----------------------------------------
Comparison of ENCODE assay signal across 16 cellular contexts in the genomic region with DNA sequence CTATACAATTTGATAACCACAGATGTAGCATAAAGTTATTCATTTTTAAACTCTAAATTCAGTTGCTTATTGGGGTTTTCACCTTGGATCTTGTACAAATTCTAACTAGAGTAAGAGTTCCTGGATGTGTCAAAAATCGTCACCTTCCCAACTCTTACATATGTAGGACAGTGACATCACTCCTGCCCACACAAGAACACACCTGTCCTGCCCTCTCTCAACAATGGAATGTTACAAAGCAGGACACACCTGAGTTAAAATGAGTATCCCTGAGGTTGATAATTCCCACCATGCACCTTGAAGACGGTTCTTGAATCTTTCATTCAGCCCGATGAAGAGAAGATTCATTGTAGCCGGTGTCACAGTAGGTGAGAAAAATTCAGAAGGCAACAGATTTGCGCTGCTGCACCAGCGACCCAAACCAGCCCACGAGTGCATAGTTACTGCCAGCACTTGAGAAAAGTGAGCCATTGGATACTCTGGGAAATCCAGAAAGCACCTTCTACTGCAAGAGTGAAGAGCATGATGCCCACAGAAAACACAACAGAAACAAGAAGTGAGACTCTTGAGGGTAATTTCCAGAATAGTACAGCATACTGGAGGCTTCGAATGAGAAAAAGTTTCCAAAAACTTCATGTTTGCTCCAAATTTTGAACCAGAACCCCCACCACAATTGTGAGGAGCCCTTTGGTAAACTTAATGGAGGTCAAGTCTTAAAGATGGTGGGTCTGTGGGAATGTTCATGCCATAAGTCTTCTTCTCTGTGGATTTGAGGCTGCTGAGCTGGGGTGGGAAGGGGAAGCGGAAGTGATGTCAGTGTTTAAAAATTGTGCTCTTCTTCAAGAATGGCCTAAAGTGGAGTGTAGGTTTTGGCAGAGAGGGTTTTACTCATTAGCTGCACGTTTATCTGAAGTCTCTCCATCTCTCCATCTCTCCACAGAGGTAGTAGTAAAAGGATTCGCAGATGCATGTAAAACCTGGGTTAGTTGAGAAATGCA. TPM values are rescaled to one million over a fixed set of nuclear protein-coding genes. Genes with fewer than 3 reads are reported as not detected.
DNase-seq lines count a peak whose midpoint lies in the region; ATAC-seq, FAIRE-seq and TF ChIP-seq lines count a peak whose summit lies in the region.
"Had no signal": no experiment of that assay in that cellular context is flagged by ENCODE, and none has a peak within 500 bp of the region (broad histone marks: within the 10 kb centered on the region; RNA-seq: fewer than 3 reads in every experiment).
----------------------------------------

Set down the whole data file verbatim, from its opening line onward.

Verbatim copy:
Comparison of ENCODE assay signal across 16 cellular contexts in the genomic region with DNA sequence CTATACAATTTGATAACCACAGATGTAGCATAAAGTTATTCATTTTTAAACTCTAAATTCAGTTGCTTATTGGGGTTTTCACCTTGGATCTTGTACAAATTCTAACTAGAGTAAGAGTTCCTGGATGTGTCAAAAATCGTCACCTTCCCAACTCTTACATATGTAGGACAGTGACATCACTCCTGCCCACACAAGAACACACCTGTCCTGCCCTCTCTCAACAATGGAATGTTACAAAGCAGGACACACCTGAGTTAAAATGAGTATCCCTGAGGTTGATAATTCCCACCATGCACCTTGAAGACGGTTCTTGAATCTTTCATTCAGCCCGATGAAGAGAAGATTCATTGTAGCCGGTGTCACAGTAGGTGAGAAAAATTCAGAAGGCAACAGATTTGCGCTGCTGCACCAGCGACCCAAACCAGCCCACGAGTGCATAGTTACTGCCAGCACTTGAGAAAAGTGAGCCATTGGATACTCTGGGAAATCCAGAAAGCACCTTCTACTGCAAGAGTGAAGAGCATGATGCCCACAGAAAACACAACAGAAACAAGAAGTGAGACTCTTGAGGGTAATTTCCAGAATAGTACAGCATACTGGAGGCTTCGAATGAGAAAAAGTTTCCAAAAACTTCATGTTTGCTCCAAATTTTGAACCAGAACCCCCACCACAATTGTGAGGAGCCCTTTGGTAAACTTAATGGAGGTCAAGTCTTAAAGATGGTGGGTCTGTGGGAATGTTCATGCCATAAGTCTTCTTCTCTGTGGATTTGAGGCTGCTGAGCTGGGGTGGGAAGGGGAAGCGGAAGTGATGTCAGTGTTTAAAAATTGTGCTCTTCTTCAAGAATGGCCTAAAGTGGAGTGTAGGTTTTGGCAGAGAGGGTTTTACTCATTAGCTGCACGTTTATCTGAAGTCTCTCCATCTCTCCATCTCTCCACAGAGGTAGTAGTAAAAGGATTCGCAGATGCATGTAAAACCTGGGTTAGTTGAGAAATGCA. TPM values are rescaled to one million over a fixed set of nuclear protein-coding genes. Genes with fewer than 3 reads are reported as not detected.
DNase-seq lines count a peak whose midpoint lies in the region; ATAC-seq, FAIRE-seq and TF ChIP-seq lines count a peak whose summit lies in the region.
"Had no signal": no experiment of that assay in that cellular context is flagged by ENCODE, and none has a peak within 500 bp of the region (broad histone marks: within the 10 kb centered on the region; RNA-seq: fewer than 3 reads in every experiment).